Understanding the future threat landscape
Cyber threats are coming at us thick and fast - just as we adapt and bolster our defences, cyber adversaries refine their techniques and technologies. For government employees in both Australia and New Zealand, this implies a constant need for vigilance which can feel overwhelming.
One looming challenge is the improvements of quantum computing. Its potential to break traditional encryption in an extremely fast manner means we may need to rethink our security measures. The other ‘new’ kid on the block - artificial intelligence (AI), is not just a tool for our benefit. In the hands of malicious actors, AI can automate and amplify cyber attacks – AI writing tools have already been used to impersonate for spear phishing campaigns after training them on real life communications.
Policies and compliance
To mitigate these threats, governments set in place policies and standards. This year, a new ‘Cyber Security Coordinator’ has been appointed to support the Minister for Cyber Security in coordination of new policy, government incident preparedness and the strengthening of cyber defence capability. October is Cyber Security Awareness Month, and the Australian Cyber Security Centre has some guidelines here, and of course our downloadable toolkit is available for you here.
Being familiar with these new developments is not just about compliance; it's about safeguarding our nation's interests.
- Australia’s Privacy Act and the APPs (Australian Privacy Principles): This set of principles ensures personal information is handled responsibly. It covers everything from data collection to its storage and disclosure.
- Essential Eight: A strategy set by the Australian Cyber Security Centre, the Essential Eight provides guidelines from patching applications to restricting administrative privileges, all aimed at making systems more resilient.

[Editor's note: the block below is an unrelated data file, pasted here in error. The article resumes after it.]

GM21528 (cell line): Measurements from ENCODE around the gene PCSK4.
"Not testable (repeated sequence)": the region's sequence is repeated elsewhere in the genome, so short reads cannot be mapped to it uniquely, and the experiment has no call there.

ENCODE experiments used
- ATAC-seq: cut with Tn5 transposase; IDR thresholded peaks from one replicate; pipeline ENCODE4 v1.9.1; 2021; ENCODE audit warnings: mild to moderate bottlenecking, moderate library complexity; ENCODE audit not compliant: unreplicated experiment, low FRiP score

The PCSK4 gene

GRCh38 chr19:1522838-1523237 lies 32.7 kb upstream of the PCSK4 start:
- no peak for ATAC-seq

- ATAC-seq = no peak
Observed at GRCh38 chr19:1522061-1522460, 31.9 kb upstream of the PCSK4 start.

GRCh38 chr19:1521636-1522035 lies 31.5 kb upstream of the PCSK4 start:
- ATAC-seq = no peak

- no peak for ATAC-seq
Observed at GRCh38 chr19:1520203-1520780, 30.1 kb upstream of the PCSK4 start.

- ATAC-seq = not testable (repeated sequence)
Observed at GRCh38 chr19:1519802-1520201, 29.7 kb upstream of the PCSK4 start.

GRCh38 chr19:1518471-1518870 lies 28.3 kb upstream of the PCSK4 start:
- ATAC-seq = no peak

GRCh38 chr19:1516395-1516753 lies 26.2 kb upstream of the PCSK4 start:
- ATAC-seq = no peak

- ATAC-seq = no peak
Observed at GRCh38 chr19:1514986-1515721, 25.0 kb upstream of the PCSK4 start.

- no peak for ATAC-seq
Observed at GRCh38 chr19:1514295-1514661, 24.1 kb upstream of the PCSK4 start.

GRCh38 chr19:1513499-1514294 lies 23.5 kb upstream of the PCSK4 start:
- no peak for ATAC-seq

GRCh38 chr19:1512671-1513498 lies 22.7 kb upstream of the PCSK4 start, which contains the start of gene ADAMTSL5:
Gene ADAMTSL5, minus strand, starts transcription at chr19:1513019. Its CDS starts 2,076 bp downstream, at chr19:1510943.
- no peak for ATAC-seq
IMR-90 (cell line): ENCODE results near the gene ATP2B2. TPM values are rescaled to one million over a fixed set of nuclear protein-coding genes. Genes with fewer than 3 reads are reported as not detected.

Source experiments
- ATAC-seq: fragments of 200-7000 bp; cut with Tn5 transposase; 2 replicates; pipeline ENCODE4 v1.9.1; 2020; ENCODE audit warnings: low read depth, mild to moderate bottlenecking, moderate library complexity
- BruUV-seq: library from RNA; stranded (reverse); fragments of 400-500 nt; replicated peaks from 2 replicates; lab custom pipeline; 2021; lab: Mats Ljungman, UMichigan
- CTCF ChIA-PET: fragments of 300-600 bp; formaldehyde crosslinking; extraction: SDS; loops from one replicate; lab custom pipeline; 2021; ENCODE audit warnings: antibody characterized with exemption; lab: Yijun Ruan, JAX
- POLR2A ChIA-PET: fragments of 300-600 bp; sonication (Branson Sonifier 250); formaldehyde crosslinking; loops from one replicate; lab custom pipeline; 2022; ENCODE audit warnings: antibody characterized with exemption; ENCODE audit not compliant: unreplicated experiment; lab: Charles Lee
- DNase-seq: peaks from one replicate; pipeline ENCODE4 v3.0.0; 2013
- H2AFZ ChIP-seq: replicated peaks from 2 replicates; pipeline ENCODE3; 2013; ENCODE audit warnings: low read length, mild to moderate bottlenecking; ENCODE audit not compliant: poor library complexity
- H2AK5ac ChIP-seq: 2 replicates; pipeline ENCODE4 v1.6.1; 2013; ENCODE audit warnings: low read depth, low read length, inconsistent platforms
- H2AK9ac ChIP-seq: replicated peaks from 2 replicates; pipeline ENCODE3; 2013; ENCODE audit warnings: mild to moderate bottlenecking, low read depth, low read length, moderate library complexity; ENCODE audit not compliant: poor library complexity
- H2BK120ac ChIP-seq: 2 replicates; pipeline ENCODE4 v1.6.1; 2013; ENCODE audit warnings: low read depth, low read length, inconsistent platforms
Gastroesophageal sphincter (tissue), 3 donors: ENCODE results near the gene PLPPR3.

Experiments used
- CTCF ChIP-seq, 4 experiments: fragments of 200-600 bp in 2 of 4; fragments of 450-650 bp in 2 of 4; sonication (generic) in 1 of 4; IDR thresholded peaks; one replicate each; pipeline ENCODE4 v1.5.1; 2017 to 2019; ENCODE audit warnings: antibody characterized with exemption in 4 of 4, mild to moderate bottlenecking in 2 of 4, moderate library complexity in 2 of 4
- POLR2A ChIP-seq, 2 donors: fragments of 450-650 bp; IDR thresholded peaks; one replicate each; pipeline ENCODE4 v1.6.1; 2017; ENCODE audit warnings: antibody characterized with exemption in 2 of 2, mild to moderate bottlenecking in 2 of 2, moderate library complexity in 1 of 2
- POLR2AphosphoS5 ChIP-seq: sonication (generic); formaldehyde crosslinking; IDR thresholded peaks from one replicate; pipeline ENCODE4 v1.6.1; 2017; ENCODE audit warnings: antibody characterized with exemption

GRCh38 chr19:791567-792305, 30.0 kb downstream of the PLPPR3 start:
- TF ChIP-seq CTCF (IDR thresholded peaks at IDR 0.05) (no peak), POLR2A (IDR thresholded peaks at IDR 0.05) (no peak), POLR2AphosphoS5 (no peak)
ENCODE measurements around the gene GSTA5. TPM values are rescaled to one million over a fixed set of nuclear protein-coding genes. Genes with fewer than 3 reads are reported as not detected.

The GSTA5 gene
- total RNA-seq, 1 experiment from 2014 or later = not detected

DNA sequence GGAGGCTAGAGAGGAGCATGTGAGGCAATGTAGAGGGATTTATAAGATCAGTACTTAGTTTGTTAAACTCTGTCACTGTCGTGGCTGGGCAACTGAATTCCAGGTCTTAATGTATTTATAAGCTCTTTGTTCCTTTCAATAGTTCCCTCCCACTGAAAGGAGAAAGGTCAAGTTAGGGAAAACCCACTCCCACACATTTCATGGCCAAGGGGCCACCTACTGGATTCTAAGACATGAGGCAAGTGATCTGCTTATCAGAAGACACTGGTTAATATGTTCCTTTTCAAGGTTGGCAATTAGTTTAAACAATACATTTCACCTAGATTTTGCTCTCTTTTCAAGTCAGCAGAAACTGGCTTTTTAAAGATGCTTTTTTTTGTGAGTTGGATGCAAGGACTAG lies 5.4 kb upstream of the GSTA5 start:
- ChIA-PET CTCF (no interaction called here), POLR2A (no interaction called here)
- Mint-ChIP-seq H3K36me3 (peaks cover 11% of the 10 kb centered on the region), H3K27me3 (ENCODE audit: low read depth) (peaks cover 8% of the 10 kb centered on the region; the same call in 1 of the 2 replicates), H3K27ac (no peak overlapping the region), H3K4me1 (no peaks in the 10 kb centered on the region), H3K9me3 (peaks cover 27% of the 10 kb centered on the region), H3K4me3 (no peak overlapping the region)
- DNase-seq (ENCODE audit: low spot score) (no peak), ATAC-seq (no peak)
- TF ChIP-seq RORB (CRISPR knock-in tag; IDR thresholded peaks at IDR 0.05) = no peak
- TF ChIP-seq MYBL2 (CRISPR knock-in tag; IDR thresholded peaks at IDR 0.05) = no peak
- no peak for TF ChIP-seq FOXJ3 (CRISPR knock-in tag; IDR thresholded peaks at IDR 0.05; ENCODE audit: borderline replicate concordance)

- Counter Ransomware Taskforce: Australia (And New Zealand) has joined an international counter ransomware task force (ICRTF) to discuss threat intelligence and collectively defend against malicious actors worldwide.
New Zealand’s approach mirrors Australia’s dedication to cyber security:
- Privacy Act 2020 (New Zealand): This act reinforces individuals’ rights regarding personal data. It's akin to Australia's APPs but tailored for New Zealand.
- NZISM (New Zealand Information Security Manual): The NZISM offers guidelines and standards for government agencies to protect their information from threats.
Understanding and abiding by these policies and guidelines is not just a bureaucratic requirement. It's about ensuring that as individuals and as representatives of our nations, we uphold the highest standards of data protection and security.
Cyber security training and awareness: The first line of defence
While policies provide a framework, and tools offer protection, the most crucial line of defence against cyber threats is *you*.
Often, cyber adversaries target the human element. They rely on our moments of inattention or lack of knowledge. This is why consistent training and awareness are paramount. Government employees across Australia and New Zealand are encouraged to participate in regular cyber security training sessions. But beyond formal training, maintaining a proactive mindset about cyber security is essential.
Here are some simple tips:
- Stay updated: Regularly check for updates on cyber security guidelines, especially as the threat landscape changes. Sign up to receive updates and information so you can confidently champion any new guidelines.
- Open dialogue: If something seems suspicious, or you're unsure about an email or request, communicate. Often, discussing it with a colleague or supervisor can prevent potential threats.
- Participate in training: Whether it's a workshop, online course, or seminar, actively engage in available training resources. Our security awareness training is bite sized and very unobtrusive to work, if you’re not familiar with it, book a demo.
While it’s not just the government’s job to stay on top of cyber security, understanding future threats, adhering to our national standards, and participating actively in training will ensure not only our personal safety but also the security of our nations. A positive culture of cyber security is something to aspire to whether you are in government, private organisations or just an individual using devices daily.